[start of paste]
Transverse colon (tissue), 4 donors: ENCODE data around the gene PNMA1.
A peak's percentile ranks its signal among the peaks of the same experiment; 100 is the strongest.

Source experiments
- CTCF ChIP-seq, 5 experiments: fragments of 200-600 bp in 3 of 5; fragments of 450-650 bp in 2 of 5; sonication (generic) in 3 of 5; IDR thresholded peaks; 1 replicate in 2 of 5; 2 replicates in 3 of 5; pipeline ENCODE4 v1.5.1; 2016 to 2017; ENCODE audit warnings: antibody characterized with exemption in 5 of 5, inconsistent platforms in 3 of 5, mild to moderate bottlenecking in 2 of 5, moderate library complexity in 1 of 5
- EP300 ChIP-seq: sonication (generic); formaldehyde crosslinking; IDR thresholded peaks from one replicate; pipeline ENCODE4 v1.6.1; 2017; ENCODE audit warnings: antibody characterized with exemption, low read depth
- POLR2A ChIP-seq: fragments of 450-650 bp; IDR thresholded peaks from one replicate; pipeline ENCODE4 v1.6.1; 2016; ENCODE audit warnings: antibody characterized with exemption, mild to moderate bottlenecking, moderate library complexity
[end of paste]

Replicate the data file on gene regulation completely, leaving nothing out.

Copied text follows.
Transverse colon (tissue), 4 donors: ENCODE data around the gene PNMA1.
A peak's percentile ranks its signal among the peaks of the same experiment; 100 is the strongest.

Source experiments
- CTCF ChIP-seq, 5 experiments: fragments of 200-600 bp in 3 of 5; fragments of 450-650 bp in 2 of 5; sonication (generic) in 3 of 5; IDR thresholded peaks; 1 replicate in 2 of 5; 2 replicates in 3 of 5; pipeline ENCODE4 v1.5.1; 2016 to 2017; ENCODE audit warnings: antibody characterized with exemption in 5 of 5, inconsistent platforms in 3 of 5, mild to moderate bottlenecking in 2 of 5, moderate library complexity in 1 of 5
- EP300 ChIP-seq: sonication (generic); formaldehyde crosslinking; IDR thresholded peaks from one replicate; pipeline ENCODE4 v1.6.1; 2017; ENCODE audit warnings: antibody characterized with exemption, low read depth
- POLR2A ChIP-seq: fragments of 450-650 bp; IDR thresholded peaks from one replicate; pipeline ENCODE4 v1.6.1; 2016; ENCODE audit warnings: antibody characterized with exemption, mild to moderate bottlenecking, moderate library complexity